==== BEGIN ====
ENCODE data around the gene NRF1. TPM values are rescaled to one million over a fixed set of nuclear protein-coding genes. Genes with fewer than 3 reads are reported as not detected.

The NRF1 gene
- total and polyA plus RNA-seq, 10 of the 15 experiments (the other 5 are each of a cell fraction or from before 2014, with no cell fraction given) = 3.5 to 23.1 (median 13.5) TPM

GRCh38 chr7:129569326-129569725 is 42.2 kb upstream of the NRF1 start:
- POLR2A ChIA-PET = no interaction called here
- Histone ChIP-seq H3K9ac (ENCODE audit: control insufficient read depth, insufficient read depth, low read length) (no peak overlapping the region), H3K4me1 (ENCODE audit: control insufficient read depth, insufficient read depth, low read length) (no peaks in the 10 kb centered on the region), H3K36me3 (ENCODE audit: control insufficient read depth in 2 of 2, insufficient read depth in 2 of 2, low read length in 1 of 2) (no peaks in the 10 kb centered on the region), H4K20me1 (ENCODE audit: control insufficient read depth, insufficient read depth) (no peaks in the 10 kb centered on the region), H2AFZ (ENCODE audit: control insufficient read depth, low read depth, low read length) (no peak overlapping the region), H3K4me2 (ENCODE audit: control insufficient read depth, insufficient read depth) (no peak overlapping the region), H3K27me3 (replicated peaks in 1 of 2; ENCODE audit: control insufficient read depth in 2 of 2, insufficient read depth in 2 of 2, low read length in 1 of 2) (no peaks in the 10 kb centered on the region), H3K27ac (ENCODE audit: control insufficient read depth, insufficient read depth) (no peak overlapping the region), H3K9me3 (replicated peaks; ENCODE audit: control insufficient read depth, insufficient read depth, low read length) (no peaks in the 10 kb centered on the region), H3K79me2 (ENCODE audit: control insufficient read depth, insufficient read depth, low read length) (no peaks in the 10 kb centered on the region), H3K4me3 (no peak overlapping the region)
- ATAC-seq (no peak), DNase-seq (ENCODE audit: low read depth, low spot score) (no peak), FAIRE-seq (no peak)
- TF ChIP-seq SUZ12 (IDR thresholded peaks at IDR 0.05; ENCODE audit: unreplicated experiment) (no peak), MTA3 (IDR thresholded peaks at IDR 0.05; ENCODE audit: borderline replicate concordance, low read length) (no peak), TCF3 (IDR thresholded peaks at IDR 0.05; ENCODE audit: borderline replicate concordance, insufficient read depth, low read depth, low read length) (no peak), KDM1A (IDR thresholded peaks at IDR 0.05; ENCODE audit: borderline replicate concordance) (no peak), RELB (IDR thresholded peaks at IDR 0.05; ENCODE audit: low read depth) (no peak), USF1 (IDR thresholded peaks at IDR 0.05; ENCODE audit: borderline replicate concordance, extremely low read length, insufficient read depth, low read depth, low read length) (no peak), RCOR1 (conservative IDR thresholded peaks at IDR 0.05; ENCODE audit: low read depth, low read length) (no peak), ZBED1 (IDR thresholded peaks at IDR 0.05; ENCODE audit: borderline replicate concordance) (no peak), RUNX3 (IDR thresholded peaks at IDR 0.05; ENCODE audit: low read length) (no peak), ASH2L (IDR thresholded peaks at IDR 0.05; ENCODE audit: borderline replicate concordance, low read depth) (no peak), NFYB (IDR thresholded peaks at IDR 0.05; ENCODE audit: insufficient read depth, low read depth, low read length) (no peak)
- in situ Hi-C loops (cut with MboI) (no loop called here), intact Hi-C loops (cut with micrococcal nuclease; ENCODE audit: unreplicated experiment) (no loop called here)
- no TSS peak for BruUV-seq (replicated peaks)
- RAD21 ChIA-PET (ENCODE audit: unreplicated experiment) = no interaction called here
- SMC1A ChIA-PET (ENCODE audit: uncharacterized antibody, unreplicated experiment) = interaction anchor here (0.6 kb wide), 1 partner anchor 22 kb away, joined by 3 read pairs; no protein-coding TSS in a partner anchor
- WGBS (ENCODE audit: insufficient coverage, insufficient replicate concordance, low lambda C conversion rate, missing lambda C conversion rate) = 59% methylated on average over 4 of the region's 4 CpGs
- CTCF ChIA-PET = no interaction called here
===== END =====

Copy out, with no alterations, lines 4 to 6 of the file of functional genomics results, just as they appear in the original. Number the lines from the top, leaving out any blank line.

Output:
GRCh38 chr7:129569326-129569725 is 42.2 kb upstream of the NRF1 start:
- POLR2A ChIA-PET = no interaction called here
- Histone ChIP-seq H3K9ac (ENCODE audit: control insufficient read depth, insufficient read depth, low read length) (no peak overlapping the region), H3K4me1 (ENCODE audit: control insufficient read depth, insufficient read depth, low read length) (no peaks in the 10 kb centered on the region), H3K36me3 (ENCODE audit: control insufficient read depth in 2 of 2, insufficient read depth in 2 of 2, low read length in 1 of 2) (no peaks in the 10 kb centered on the region), H4K20me1 (ENCODE audit: control insufficient read depth, insufficient read depth) (no peaks in the 10 kb centered on the region), H2AFZ (ENCODE audit: control insufficient read depth, low read depth, low read length) (no peak overlapping the region), H3K4me2 (ENCODE audit: control insufficient read depth, insufficient read depth) (no peak overlapping the region), H3K27me3 (replicated peaks in 1 of 2; ENCODE audit: control insufficient read depth in 2 of 2, insufficient read depth in 2 of 2, low read length in 1 of 2) (no peaks in the 10 kb centered on the region), H3K27ac (ENCODE audit: control insufficient read depth, insufficient read depth) (no peak overlapping the region), H3K9me3 (replicated peaks; ENCODE audit: control insufficient read depth, insufficient read depth, low read length) (no peaks in the 10 kb centered on the region), H3K79me2 (ENCODE audit: control insufficient read depth, insufficient read depth, low read length) (no peaks in the 10 kb centered on the region), H3K4me3 (no peak overlapping the region)